This is great when the situation is real and acute, but when the body is in a continuous low-level state of arousal it can have serious health consequences, which is what is happening to modern humans. There are constant stressors such as bad traffic, finances, impending deadlines, etc., and these can lead to elevated stress hormone levels as well as physiological changes in the body, which will eventually lead to chronic stress and affect your health.

    It is interesting to note that post WWII it was found that young high-ranking Japanese executives suffered strokes and heart attacks due to excessively high stress levels and the term ‘Karoshi’ was coined to describe these overworked individuals who died as a result of it. So, you can work too hard!


    Medically speaking, there is a very complex system that regulates the levels of various hormones in the body. When this malfunctions, chronic stress will develop which could lead to other stress-related illnesses.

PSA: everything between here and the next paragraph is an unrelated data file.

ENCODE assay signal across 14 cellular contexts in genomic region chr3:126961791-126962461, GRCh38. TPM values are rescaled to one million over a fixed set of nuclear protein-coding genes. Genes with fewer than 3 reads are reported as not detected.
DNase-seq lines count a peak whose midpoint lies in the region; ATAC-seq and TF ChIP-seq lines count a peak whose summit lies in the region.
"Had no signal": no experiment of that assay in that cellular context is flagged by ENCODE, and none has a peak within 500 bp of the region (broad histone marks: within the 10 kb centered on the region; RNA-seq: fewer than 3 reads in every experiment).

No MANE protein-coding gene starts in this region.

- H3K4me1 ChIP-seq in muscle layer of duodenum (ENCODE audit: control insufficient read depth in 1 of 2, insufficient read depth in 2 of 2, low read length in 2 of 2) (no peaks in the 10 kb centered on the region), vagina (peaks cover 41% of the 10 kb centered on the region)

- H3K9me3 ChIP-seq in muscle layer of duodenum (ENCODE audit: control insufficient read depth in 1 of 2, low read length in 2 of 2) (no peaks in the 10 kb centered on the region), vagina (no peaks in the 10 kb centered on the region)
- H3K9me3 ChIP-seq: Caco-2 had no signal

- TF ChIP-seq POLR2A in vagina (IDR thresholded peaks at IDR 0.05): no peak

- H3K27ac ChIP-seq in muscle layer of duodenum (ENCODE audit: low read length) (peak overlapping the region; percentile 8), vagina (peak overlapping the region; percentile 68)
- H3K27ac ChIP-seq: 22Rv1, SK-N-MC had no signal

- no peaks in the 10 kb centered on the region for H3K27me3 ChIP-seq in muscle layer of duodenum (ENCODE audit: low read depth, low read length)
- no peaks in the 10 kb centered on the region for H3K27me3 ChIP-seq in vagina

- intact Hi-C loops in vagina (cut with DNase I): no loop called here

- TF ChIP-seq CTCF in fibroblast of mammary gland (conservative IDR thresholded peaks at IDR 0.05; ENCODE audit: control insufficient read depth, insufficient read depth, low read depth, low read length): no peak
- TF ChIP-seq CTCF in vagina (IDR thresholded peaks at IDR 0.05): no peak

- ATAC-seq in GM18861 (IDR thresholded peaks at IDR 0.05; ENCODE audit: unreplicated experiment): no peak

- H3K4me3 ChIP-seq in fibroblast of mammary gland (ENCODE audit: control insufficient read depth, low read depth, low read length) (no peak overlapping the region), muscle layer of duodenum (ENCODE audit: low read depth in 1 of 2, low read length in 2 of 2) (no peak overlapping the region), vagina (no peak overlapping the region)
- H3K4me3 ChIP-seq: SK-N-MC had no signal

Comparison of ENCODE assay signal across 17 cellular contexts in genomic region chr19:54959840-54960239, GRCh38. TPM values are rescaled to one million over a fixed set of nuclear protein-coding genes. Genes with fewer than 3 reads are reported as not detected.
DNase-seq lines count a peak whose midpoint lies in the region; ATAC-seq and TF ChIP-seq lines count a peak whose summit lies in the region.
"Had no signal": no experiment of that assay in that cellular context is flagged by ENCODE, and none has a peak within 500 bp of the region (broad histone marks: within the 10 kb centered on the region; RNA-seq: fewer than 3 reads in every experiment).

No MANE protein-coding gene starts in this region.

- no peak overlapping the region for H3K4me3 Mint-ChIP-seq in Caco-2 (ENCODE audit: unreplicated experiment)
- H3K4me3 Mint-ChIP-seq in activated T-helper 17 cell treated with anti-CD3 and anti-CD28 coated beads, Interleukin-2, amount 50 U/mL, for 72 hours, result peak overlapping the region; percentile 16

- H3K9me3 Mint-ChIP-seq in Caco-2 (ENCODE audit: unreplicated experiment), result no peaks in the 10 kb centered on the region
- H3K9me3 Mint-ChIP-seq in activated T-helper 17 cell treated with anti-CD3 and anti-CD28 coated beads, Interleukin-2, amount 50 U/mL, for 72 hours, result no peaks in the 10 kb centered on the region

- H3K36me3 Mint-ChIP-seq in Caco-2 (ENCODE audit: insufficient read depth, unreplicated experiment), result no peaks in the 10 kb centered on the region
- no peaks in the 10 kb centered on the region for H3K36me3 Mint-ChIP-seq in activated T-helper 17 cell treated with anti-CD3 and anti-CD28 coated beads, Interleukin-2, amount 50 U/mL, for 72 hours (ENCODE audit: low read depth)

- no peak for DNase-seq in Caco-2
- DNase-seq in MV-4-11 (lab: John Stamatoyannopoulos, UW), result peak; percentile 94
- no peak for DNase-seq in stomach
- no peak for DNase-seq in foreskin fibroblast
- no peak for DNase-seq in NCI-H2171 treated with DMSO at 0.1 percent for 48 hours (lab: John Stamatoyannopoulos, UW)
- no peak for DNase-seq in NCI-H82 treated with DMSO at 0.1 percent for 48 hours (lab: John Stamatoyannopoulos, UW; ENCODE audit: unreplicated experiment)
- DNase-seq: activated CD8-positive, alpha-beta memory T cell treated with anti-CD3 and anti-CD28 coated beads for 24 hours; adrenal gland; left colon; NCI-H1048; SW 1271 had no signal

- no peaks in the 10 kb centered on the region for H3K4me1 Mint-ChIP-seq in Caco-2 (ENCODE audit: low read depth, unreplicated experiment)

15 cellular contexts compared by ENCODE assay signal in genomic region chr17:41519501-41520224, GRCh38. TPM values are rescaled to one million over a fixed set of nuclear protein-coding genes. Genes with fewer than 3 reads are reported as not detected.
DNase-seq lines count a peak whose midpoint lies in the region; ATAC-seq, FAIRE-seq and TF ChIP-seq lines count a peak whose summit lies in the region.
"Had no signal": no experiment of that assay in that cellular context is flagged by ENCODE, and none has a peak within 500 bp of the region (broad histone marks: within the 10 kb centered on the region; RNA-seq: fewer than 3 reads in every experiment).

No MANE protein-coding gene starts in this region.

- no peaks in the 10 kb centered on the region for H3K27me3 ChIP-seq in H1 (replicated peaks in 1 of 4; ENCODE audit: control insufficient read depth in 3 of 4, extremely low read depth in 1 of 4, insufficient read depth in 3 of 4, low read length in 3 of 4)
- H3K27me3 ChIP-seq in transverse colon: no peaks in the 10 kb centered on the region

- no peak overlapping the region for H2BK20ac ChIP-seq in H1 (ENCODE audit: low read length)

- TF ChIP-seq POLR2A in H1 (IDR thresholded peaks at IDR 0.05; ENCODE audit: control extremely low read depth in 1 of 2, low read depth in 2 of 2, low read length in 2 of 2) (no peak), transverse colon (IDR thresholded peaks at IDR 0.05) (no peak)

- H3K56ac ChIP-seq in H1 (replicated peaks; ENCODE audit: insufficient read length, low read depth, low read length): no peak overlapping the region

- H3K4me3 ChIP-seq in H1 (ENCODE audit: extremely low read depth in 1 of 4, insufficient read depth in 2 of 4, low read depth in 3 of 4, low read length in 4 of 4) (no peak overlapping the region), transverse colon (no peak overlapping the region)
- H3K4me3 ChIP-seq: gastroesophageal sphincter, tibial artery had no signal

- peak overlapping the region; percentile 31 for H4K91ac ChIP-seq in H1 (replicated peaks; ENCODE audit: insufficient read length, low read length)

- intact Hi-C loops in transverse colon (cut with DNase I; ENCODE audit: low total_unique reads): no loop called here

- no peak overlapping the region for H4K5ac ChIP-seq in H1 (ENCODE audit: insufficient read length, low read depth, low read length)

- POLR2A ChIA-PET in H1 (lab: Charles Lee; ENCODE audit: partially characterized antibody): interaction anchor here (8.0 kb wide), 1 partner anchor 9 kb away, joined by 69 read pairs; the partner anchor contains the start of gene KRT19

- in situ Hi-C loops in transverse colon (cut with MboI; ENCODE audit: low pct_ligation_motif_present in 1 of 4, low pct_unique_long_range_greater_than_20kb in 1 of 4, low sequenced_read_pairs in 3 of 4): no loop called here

This could manifest as cardiac problems, obesity, sexual dysfunction or higher levels of inflammation, and has been shown to increase the risk of anxiety and depression.


    Research has shown a definite link between chronic stress and the development of mood disorders such as anxiety and depression as a result of the physiological changes and elevated hormonal levels in the body.

    Although there are many drugs to alleviate the mood disorders, it would be more beneficial to start eliminating the stressors and in so doing, increase the body’s ability to heal itself and return to a more balanced state.


    There are many symptoms that should warn you to ‘ease off’ but we have become so used to them that we often do not recognise them in ourselves. If you are constantly feeling tired, experience poor memory, feel overwhelmed and experience an increase in everyday illnesses, you might be suffering from chronic stress or even adrenal burnout.